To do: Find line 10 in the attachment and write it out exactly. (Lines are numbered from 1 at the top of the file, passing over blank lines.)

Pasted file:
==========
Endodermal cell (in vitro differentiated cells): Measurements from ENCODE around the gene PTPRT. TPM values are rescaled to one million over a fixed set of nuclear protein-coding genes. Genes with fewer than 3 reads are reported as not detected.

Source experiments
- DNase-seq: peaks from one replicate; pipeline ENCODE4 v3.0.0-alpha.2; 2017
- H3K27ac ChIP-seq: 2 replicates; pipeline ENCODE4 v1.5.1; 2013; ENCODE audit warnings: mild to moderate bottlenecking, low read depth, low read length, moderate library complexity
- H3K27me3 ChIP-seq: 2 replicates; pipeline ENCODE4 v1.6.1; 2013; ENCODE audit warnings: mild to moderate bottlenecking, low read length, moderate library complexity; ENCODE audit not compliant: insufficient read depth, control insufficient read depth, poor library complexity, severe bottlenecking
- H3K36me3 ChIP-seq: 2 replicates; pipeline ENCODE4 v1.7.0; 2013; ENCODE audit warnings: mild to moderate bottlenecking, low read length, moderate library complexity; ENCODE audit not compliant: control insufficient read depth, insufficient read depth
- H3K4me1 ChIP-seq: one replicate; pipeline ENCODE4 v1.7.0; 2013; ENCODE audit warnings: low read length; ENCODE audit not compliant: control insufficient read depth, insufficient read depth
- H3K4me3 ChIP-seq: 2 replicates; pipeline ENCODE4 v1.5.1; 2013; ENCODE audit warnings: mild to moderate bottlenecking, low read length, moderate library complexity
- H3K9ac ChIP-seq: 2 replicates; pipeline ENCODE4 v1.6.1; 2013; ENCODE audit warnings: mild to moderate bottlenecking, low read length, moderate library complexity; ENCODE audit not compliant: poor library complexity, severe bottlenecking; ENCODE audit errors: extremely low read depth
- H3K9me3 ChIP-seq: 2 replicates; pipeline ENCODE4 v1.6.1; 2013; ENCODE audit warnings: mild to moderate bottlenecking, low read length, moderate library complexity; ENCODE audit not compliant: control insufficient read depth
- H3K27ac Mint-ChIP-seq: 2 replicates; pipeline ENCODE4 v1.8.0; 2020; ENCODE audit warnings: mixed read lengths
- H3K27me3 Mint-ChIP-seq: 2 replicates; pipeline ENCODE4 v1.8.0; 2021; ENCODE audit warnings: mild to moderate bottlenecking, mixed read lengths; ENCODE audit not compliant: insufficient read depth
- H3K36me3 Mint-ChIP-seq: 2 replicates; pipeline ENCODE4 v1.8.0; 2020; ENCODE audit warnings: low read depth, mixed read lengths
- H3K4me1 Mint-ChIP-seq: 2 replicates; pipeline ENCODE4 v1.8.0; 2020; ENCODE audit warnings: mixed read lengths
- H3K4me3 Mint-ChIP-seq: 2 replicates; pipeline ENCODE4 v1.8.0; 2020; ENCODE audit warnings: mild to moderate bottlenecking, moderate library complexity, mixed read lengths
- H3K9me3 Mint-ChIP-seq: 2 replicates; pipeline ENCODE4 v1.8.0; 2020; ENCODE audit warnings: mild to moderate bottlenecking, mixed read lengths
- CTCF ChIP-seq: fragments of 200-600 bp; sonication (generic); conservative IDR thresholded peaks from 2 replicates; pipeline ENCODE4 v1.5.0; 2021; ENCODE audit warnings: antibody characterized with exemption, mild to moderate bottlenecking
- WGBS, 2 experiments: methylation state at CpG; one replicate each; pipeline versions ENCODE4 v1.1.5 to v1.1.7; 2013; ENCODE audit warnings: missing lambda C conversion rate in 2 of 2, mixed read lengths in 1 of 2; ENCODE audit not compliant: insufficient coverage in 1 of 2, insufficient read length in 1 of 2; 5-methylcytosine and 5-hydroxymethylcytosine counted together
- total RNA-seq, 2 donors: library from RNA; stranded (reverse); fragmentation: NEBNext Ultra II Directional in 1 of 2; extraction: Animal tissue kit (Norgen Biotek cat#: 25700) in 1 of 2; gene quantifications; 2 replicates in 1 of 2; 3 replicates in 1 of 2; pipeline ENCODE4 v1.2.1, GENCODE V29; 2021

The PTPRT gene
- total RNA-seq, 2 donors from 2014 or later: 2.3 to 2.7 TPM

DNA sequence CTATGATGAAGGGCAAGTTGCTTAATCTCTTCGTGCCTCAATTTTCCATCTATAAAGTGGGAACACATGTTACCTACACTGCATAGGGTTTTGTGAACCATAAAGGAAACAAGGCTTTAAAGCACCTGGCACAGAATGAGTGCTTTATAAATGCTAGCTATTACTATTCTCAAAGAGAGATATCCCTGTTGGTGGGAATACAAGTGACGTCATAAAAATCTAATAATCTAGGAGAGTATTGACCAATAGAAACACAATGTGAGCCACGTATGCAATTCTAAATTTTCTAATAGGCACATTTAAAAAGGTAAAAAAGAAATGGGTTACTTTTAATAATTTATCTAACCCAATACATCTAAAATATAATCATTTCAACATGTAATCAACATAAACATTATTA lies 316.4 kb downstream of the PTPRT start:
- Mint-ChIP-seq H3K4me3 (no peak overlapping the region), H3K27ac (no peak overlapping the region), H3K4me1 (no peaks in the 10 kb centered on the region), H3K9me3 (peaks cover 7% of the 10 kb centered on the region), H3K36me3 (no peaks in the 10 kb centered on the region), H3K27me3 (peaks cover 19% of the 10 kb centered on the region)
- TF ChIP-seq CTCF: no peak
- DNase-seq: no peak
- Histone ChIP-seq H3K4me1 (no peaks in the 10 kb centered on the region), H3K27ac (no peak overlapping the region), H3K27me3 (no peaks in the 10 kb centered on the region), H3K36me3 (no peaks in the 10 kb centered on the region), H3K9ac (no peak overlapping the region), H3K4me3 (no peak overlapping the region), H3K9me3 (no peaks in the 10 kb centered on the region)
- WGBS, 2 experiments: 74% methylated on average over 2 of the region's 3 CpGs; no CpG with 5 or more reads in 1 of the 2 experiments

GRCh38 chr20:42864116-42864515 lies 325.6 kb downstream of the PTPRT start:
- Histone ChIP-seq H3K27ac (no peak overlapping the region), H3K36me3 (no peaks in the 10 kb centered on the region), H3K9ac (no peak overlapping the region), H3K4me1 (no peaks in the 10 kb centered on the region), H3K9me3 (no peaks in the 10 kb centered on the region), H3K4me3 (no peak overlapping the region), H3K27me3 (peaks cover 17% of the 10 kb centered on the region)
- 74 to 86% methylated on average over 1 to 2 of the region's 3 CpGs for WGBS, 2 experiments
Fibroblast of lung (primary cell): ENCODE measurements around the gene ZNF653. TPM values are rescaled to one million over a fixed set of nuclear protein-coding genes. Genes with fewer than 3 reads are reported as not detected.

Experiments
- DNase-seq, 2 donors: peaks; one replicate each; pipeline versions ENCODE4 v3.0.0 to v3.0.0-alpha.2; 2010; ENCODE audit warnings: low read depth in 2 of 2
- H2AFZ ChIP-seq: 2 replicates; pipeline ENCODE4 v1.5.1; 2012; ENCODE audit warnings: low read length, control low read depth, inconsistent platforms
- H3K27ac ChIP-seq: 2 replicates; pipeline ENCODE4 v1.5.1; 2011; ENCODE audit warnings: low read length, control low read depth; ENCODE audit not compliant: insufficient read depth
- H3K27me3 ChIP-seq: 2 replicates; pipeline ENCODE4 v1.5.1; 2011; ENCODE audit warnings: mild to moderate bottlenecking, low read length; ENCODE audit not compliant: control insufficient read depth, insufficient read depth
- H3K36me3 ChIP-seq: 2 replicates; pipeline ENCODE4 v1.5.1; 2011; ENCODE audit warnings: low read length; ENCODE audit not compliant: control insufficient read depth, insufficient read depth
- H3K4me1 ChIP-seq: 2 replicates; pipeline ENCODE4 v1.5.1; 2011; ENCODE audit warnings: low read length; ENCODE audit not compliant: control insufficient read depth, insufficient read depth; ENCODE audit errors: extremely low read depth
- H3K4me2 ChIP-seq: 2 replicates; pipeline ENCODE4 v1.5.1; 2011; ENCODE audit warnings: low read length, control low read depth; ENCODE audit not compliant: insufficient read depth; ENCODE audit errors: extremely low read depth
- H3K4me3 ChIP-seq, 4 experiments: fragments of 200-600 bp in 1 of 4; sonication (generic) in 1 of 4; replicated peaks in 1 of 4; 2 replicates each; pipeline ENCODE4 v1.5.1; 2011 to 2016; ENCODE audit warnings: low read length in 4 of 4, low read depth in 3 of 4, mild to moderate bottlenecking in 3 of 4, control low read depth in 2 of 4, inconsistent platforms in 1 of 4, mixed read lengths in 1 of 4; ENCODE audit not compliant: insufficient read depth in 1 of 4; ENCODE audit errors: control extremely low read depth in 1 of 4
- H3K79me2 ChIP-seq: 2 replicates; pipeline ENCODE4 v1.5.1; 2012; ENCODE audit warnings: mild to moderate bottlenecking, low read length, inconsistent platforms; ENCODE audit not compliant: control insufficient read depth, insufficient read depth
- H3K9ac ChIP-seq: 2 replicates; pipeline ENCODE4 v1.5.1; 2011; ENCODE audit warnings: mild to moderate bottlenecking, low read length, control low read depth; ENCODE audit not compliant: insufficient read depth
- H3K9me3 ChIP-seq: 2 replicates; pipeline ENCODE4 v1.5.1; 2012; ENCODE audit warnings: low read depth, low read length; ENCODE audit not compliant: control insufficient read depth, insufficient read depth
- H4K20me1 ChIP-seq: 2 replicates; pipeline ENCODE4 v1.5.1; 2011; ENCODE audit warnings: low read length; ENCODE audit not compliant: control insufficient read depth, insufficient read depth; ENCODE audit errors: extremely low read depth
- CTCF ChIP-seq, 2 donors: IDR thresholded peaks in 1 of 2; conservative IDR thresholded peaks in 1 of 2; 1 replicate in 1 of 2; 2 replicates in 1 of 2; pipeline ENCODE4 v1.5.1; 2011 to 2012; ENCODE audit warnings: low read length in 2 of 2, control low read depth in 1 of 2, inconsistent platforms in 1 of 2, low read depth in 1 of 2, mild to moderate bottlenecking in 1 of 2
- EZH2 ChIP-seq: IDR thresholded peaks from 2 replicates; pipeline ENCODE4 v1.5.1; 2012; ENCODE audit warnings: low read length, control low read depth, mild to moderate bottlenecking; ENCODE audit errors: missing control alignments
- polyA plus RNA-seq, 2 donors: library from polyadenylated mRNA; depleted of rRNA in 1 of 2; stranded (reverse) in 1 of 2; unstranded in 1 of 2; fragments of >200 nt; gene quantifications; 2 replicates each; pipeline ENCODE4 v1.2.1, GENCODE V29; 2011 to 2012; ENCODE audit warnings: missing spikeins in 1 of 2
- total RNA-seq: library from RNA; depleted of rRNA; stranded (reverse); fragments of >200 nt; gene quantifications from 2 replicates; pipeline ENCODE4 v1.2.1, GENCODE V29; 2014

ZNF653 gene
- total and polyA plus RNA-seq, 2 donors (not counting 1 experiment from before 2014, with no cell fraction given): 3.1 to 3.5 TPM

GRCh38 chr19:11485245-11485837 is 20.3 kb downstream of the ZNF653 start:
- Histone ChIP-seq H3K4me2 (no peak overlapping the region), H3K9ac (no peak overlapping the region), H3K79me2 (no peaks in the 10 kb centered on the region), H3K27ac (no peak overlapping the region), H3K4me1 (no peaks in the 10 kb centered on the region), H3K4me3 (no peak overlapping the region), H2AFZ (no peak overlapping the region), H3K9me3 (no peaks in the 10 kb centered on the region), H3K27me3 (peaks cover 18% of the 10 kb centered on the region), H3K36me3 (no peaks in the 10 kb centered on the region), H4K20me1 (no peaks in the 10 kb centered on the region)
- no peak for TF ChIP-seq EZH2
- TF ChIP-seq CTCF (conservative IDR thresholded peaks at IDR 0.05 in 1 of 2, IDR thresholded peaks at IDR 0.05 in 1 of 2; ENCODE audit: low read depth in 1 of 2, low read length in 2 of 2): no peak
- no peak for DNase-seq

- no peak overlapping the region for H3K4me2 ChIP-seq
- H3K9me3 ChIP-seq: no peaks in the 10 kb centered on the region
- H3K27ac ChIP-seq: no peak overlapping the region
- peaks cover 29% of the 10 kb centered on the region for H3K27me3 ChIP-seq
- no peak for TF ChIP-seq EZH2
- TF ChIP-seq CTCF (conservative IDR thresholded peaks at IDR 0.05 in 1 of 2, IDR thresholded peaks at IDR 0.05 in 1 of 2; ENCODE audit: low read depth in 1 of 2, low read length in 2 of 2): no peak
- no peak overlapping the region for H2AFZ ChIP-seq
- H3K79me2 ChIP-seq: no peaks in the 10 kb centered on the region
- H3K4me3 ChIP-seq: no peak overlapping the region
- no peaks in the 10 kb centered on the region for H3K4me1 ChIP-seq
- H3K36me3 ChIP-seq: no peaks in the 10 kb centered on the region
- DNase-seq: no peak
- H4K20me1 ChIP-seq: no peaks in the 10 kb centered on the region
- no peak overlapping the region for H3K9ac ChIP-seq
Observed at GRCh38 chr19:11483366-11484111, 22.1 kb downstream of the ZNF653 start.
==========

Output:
- H3K9me3 ChIP-seq: 2 replicates; pipeline ENCODE4 v1.6.1; 2013; ENCODE audit warnings: mild to moderate bottlenecking, low read length, moderate library complexity; ENCODE audit not compliant: control insufficient read depth